Veterans of the Battle of Binh Ba and members of the community will gather at the Australian Vietnam Forces National Memorial on Anzac Parade in Canberra today to commemorate the 50-year anniversary of the Battle of Binh Ba.
CAPTION: Centurion tanks from 1st Armoured Regiment, and armoured personnel carriers from B Squadron, 3rd Cavalry Regiment, move along the main road of Binh Ba village. Over three days, armour and infantry dislodged a strong North Vietnamese Army group that had entered the village, for the loss of one Australian killed in action. AWM BEL/69/0389/VN. Binh Ba.
The Battle of Binh Ba Commemorative Service will start at 2pm.
Minister for Veterans and Defence Personnel Darren Chester, who will attend today’s commemorative service, said the battle was fought during the Vietnam War, less than 10 kilometres from the 1st Australian Task Force base at Nui Dat.
“On the morning of 6 June 1969, an Australian Centurion tank and an armoured recovery vehicle were heading towards the village of Binh Ba when the tank was struck by a rocket-propelled grenade,” Mr Chester said.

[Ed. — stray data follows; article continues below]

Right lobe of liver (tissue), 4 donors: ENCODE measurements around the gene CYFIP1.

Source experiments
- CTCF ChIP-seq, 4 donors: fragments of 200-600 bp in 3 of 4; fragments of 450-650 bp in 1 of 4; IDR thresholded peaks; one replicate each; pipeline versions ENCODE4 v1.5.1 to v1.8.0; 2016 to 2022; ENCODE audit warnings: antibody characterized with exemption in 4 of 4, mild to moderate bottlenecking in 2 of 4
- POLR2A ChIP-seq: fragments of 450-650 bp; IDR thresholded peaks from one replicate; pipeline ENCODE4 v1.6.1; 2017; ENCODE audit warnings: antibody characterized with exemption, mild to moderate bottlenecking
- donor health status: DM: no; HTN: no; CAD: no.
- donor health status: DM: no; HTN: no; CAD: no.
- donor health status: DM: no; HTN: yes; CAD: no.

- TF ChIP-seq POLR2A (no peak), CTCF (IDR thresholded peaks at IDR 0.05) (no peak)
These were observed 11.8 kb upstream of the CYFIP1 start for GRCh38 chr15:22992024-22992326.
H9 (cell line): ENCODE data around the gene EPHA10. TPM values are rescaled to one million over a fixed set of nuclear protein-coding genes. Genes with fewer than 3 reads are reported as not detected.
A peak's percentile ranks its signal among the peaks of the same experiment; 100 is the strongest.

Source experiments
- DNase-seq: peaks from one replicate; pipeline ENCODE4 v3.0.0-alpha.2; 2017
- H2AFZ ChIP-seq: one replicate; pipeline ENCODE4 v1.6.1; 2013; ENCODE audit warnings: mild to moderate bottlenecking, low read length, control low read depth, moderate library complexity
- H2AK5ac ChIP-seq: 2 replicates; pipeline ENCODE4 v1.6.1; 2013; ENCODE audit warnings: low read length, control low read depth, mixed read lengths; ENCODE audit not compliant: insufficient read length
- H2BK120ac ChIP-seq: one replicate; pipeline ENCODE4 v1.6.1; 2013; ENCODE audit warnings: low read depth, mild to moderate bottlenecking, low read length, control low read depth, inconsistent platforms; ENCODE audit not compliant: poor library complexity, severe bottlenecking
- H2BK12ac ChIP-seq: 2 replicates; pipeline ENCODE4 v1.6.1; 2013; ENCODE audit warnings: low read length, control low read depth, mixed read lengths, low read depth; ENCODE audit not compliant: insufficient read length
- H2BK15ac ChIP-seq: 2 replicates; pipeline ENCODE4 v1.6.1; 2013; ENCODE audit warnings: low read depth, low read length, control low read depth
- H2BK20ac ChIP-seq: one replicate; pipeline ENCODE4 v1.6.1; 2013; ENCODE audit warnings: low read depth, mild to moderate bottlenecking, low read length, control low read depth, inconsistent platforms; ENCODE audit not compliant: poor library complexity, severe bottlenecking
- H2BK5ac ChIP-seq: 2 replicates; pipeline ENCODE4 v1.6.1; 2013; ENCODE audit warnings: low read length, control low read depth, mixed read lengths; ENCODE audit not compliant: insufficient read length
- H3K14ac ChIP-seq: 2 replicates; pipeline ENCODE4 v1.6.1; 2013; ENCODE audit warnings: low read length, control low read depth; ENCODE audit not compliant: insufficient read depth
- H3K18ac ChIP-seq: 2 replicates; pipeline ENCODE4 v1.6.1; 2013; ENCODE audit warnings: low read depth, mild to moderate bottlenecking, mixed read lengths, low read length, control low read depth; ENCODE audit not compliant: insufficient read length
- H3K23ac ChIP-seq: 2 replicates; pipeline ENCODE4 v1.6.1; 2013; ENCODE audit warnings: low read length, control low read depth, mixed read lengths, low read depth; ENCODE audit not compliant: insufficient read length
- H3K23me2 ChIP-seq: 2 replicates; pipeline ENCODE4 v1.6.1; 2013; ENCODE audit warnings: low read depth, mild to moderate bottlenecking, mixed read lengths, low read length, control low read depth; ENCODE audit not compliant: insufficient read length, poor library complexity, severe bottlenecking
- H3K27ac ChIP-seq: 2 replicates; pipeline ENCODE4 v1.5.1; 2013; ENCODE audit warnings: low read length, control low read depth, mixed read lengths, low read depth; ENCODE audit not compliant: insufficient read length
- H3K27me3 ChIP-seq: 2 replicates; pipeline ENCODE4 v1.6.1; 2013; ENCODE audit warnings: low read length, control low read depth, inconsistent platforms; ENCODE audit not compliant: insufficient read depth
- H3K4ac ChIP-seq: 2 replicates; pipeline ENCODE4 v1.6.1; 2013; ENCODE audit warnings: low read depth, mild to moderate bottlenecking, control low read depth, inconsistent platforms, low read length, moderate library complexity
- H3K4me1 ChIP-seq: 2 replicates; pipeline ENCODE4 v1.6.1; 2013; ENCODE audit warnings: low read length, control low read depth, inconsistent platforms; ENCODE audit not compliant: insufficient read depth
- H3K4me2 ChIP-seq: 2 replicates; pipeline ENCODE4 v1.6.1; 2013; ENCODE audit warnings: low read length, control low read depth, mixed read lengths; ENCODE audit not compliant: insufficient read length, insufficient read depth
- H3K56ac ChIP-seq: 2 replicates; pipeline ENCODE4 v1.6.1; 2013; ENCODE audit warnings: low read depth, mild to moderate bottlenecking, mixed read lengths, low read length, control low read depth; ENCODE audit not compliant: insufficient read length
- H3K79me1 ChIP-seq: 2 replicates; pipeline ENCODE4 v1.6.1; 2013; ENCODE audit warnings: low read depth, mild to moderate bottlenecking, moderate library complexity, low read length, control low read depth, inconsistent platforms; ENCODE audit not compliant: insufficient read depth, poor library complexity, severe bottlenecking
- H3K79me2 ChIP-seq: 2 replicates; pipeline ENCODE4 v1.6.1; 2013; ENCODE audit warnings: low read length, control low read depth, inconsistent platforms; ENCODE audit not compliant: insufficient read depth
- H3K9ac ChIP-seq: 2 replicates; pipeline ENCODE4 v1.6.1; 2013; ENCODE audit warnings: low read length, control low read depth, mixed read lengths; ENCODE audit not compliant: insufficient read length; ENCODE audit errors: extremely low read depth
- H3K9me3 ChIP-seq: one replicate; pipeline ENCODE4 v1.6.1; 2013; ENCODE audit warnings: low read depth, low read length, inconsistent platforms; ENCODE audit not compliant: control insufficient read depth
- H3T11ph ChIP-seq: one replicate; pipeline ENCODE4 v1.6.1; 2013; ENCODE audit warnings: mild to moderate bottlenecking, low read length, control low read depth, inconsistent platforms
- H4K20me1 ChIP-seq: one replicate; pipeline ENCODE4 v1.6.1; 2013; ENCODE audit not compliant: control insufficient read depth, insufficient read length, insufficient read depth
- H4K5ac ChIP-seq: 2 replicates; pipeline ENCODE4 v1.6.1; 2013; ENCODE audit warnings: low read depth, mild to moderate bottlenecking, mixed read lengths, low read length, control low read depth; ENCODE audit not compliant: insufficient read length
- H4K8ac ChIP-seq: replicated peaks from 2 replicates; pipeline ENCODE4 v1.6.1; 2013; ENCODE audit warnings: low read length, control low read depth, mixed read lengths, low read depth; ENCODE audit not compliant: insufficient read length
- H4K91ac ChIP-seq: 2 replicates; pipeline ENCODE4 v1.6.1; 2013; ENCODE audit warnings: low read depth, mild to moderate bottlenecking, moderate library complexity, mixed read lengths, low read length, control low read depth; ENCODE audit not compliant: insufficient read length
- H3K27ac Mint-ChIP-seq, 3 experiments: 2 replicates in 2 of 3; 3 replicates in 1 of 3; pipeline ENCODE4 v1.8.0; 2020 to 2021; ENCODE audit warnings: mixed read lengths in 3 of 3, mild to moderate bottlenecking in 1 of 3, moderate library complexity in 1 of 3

“South Vietnamese Regional Forces were sent to investigate, but when they were stopped by heavy fire they requested Australian support and, within hours, a ready reaction force was outside the village ready to start a mounted assault.”
The force comprised D Company, 5th Battalion, the Royal Australian Regiment, tanks from B Squadron 1st Armoured Regiment and armoured personnel carriers from B Squadron, 3 Cavalry Regiment.
“When they entered Binh Ba, one platoon was ordered to evacuate civilians trying to flee the battle,” Mr Chester said.
“Resistance intensified as the Australians moved further into the village and, eventually, under heavy fire and supported by Royal Australian Air Force helicopter gunships, the infantry and armour withdrew.”
“After the arrival of fresh tanks and crews, the Australians resumed their attack.
“The fighting moved from house to house as infantry and armour combined to force the enemy from the village.
“It was during this attack that Private Wayne Teeling, in his first action, was tragically killed by enemy fire.
“Infantry and armour combined to force the enemy from the village and towards midday B Company, 5RAR, were dispatched to assist D Company,” Mr Chester said.
“The intense fighting lasted all afternoon until Australian infantry and armour took up defensive positions for the night.
“On 7 June, a series of smaller actions took place with a number of enemy troops being killed or wounded.
“A final sweep the following day confirmed the enemy withdrawal and Australians returned to Nui Dat with one dead and 10 wounded.
“The Vietnamese casualties were estimated at more than 100 killed and six wounded.
“Around 60,000 personnel from the Australian Defence Force were involved in the Vietnam conflict.
“Today we pay tribute to those involved in this battle, we remember the life of Private Teeling and we thank all Vietnam veterans for their service.”
Today’s Last Post Ceremony at the Australian War Memorial at 4.55pm will be dedicated to Private Teeling.